Saturday, August 10, 2013

Meat Filled Saturday

I hate to waste food.  So when we eat chicken, we save the bones.  I have gallon zip lock bags in the freezer for the them and it's pretty easy to just put the bones in there when we are cleaning up after a meal.  I also keep the ends and skins of vegetables (mainly onions, carrots, celery, and garlic) in a gallon zip lock bag in the freezer.  When the vegetable bag is full, I usually have two or more full chicken bone bags as well.

That's when I make stock.  I don't do anything fancy, I just put everything in a big stock pot, fill it with water, and simmer it for at least 4 hours, sometimes as long as 12 hours (if I am home that long to monitor it).  Then I let it cool.  After the pan isn't too hot to touch, is use the colander part of a pasta pot to drain off the bones and big pieces of vegetables. Then I put the stock pot in the refrigerator overnight.  In the morning I skim off the fat and put a few layers of cheese cloth in a colander and strain the stock through it.  Finally I have a clear stock.

Now, I have a lot of options.  I used to freeze it, sometimes in quart bags or ice cube trays, or mason jars.  But when I needed stock, I usually had forgotten to thaw it out.  Now I pressure can it.  I usually can it into pint and half pint jars.  If I am making a big soup, I might need two half pints (or a quart), but what I use broth most for is for deglazing a pan after making some sort of meat to make a pan sauce.  A half pint of stock is perfect for this job.  When I used to buy stock, I never needed that whole carton and ended up wasting at least some portion of it.  Now I have the amount that I need.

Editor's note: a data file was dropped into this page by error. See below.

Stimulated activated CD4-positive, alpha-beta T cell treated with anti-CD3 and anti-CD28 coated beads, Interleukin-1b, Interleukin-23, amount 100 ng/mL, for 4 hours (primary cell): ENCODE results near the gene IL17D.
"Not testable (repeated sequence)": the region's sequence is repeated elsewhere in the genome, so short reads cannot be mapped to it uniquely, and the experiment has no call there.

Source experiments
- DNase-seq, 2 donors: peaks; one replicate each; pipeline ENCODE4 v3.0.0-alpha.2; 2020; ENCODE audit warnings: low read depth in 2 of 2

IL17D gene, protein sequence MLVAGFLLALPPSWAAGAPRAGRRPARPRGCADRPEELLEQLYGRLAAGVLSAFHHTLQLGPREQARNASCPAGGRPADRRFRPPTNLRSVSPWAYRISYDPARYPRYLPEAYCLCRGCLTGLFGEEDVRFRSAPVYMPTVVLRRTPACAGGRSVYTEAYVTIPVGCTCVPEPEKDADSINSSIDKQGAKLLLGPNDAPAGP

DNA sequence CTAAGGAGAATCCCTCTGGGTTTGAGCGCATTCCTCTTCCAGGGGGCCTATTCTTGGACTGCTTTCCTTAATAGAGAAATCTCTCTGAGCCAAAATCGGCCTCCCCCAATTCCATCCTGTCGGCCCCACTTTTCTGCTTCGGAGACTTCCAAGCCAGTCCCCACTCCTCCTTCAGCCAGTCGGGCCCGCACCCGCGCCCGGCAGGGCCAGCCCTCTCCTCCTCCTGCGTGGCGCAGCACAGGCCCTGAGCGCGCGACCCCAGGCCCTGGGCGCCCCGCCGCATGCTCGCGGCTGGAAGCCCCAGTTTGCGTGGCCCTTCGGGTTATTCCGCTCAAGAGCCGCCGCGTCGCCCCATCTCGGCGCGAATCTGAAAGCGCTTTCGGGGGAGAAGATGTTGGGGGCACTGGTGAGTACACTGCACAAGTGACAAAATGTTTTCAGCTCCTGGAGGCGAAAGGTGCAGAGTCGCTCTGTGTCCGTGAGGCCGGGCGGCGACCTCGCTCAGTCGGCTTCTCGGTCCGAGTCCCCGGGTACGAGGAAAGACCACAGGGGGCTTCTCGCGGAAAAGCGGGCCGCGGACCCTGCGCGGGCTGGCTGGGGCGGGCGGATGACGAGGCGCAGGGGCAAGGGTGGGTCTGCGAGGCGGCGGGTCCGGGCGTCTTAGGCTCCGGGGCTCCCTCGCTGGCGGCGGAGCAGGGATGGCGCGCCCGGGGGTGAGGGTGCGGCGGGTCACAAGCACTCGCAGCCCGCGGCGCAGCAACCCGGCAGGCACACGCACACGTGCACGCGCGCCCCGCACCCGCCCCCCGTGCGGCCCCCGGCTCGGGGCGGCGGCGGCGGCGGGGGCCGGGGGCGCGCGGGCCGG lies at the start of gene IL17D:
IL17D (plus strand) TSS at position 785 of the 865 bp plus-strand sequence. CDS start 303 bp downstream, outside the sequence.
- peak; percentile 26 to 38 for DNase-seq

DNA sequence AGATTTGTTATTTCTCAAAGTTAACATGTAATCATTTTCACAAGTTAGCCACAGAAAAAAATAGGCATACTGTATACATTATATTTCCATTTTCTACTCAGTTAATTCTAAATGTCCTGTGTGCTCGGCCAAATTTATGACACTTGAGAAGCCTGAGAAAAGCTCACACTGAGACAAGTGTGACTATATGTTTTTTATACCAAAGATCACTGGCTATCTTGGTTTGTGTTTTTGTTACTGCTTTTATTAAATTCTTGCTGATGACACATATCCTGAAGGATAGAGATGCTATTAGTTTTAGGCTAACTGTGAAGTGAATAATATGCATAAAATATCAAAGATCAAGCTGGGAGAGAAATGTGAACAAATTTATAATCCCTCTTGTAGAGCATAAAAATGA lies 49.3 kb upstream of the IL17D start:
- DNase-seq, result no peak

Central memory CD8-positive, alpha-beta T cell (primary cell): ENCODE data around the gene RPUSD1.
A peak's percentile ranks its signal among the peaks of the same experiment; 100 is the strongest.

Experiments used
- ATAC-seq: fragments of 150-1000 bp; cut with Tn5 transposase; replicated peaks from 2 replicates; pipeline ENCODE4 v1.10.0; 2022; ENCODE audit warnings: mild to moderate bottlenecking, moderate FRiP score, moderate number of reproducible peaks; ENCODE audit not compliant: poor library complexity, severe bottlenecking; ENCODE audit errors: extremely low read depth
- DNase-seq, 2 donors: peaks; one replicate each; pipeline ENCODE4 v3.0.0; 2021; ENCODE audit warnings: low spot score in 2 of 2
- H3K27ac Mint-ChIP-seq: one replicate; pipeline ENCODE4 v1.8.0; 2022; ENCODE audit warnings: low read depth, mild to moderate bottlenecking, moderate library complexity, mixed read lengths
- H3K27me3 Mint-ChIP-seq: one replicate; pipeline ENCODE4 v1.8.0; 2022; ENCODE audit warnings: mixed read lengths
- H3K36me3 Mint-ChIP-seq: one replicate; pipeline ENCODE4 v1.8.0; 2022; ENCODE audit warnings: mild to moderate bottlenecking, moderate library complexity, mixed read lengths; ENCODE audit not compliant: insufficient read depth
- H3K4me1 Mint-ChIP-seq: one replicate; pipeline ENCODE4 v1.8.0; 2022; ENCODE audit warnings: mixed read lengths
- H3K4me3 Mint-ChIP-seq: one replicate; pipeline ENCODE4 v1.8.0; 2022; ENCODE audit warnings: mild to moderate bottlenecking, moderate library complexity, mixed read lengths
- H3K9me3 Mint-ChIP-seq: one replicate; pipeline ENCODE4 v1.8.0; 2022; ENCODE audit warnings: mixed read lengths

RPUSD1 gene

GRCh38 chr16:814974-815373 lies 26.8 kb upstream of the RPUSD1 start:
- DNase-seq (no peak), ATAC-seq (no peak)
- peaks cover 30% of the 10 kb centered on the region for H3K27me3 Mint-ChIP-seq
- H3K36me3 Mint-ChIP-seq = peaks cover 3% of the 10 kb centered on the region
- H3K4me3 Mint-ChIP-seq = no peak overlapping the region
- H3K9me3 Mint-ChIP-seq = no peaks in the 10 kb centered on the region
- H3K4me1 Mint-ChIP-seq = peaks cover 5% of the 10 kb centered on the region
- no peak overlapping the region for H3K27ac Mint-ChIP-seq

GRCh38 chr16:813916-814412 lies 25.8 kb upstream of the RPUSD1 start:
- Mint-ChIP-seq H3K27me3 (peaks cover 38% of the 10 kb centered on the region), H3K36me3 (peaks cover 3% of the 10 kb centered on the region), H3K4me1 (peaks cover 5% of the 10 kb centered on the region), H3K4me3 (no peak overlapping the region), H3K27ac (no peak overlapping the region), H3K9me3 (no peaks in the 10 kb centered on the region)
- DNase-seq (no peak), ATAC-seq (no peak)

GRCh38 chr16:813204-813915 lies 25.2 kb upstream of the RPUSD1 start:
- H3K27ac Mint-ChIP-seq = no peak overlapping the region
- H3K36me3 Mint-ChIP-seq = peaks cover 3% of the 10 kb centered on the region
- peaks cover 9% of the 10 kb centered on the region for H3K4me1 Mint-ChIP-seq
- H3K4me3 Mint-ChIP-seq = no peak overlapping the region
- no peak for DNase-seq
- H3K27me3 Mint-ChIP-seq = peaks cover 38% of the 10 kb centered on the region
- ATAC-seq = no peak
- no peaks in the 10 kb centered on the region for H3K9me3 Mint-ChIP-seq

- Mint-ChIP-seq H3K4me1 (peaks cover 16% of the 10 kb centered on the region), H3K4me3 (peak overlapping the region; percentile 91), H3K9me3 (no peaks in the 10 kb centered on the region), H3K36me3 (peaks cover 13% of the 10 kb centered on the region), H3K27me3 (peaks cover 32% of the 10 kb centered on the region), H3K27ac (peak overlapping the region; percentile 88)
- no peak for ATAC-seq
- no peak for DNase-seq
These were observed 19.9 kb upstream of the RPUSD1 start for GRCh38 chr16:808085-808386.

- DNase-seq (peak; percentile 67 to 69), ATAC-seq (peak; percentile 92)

Saturday morning stock canning
 After spending the morning canning stock, it was time to go pick up our 1/4 cow!  We had ordered from a local farmer who raises grass fed beef.  She is not certified organic but does not spray the pasture and the cows are not fed antibiotics or hormones. It was a lot of money up front, but ended up costing around $4/pound which is a great price for grass fed beef. This is our first time buying meat in bulk and we weren't sure what to expect.  What does a 1/4 cow look like?  How much meat is that?  How much room will we need in our freezer? 

Our 1/4 cow with a pint jar for scale.
List of meat cuts

Well, our 1/4 cow took about 1/3 of our chest freezer and gave us lots of cuts of meat.  The hanging weight of the cow was 175 pounds.  The cut weight was 158.5 pounds plus 17 pounds in organ meats (I am not sure if we got other people's liver).  They put the meat in packages for 2 people.  The steaks were cut 3/4" thick and the ground beef was in 1 pound packages.  The meat broke down as follows:
  • 3 packages of suet (I want to make tallow for soap)
  • 32 packages of ground beef
  • 2 packages of T-bone steak
  • 5 packages of stew meat
  • 4 packages of sirloin tip steak
  • 3 packages of rib steak (anyone have ideas of how to cook this?)
  • 1 round bone roast
  • 1 blade pot roast
  • 2 packages of top sirloin steak
  • 4 packages of chuck steak (anyone have ideas of how to cook this?)
  • 4 packages of short ribs
  • 1 rump roast
  • 4 packages of top round steaks
  • 2 packages of porterhouse steaks
  • 3 packages of soup bones for beef stock
  • 1 package of tenderloin steak
  • 2 briskets (anyone have ideas of how to cook this?)
  • 1 package of flank steak (yay for jerky!)
  • 1 package of beef heart
  • 4 packages of cube steak (anyone have ideas of how to cook this?)
  • 8 packages of liver (that's a lot of liver)
I think that we are set with beef for quite a while!  We have half a pig coming in October.  We'll see how this buying meat in bulk stuff works out!

Have you ever done this?  Any good recipe ideas? 

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